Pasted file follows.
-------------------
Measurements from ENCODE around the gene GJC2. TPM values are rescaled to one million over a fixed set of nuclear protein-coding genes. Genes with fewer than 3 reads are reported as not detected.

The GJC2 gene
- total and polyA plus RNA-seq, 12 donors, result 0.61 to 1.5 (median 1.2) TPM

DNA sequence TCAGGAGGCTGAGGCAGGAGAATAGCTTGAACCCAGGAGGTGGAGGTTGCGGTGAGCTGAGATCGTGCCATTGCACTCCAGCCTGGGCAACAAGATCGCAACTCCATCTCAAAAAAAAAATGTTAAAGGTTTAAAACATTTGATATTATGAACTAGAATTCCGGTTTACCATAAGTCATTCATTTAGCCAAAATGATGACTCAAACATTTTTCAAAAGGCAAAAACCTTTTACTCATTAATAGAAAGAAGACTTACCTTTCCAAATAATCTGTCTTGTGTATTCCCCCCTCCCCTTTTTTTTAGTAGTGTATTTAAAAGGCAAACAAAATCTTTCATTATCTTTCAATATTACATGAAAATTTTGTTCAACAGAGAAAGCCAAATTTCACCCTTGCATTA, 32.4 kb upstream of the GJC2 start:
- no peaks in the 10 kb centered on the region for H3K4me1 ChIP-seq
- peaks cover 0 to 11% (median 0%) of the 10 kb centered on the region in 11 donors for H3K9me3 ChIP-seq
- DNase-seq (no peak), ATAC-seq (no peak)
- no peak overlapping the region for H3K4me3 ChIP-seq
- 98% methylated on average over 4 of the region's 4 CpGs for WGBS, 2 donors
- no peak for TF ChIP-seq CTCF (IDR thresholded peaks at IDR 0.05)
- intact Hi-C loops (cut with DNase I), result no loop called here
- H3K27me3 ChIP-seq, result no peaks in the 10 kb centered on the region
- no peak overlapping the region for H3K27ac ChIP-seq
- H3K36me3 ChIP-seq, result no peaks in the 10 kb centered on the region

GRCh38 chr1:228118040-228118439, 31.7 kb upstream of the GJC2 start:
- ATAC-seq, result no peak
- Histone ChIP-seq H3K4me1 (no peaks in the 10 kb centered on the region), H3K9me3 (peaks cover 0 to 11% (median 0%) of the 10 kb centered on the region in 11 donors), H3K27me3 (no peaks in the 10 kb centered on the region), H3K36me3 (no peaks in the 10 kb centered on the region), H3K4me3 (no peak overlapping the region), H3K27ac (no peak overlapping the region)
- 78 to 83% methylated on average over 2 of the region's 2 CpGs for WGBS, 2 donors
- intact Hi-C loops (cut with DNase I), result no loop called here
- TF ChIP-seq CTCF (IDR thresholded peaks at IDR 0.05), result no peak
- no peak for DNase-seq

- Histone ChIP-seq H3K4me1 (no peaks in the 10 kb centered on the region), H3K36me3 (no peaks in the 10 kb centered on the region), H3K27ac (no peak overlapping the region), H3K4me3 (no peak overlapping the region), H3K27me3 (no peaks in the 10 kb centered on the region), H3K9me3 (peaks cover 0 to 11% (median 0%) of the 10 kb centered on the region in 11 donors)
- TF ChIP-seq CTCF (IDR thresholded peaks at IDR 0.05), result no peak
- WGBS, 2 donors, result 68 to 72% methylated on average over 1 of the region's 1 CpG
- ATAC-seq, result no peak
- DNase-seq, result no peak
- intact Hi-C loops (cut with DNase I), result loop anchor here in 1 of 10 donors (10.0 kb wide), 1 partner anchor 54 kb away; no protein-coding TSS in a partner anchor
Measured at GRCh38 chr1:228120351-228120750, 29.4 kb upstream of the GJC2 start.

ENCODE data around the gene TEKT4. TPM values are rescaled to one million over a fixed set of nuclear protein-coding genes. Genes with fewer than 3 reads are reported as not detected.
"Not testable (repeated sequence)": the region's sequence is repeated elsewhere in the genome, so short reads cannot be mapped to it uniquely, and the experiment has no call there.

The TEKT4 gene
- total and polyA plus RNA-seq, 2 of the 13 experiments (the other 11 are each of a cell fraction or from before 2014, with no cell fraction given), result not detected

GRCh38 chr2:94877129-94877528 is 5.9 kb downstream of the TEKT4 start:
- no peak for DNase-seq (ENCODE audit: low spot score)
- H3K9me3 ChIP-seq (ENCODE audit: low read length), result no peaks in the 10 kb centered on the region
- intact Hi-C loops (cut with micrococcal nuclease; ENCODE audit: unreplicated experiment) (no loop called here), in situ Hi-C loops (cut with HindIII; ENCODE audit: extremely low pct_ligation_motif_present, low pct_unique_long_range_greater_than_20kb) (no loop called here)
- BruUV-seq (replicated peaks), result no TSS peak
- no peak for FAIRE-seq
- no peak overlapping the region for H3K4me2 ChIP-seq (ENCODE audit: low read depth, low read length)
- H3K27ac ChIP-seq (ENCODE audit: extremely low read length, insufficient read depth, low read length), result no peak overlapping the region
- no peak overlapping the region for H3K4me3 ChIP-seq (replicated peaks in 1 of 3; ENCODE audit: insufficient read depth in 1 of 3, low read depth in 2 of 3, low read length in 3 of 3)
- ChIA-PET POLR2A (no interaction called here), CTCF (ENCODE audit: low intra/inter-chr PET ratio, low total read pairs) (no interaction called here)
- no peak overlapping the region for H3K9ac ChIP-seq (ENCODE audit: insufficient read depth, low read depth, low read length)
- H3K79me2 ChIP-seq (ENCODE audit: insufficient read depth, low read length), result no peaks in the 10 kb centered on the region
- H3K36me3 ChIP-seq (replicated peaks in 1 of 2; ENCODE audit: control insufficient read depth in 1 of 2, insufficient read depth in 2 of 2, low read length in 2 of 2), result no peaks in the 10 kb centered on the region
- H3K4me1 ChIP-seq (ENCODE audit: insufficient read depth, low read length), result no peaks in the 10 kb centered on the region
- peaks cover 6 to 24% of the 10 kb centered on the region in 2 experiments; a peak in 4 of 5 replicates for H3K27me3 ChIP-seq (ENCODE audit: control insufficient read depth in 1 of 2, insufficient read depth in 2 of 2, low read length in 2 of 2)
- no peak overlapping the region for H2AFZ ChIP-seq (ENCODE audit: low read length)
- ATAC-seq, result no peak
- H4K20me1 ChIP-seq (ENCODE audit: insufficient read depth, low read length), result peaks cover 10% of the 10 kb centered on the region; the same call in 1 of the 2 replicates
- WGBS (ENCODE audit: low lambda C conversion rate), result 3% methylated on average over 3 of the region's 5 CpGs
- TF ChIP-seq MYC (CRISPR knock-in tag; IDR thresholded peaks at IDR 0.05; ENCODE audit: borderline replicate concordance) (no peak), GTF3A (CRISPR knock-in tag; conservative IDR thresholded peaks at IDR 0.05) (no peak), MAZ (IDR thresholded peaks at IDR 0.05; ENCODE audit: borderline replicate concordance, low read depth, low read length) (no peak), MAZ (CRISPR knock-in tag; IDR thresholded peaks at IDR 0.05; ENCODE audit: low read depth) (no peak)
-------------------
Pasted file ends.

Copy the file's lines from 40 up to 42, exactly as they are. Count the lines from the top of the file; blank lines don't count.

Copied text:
- H3K27ac ChIP-seq (ENCODE audit: extremely low read length, insufficient read depth, low read length), result no peak overlapping the region
- no peak overlapping the region for H3K4me3 ChIP-seq (replicated peaks in 1 of 3; ENCODE audit: insufficient read depth in 1 of 3, low read depth in 2 of 3, low read length in 3 of 3)
- ChIA-PET POLR2A (no interaction called here), CTCF (ENCODE audit: low intra/inter-chr PET ratio, low total read pairs) (no interaction called here)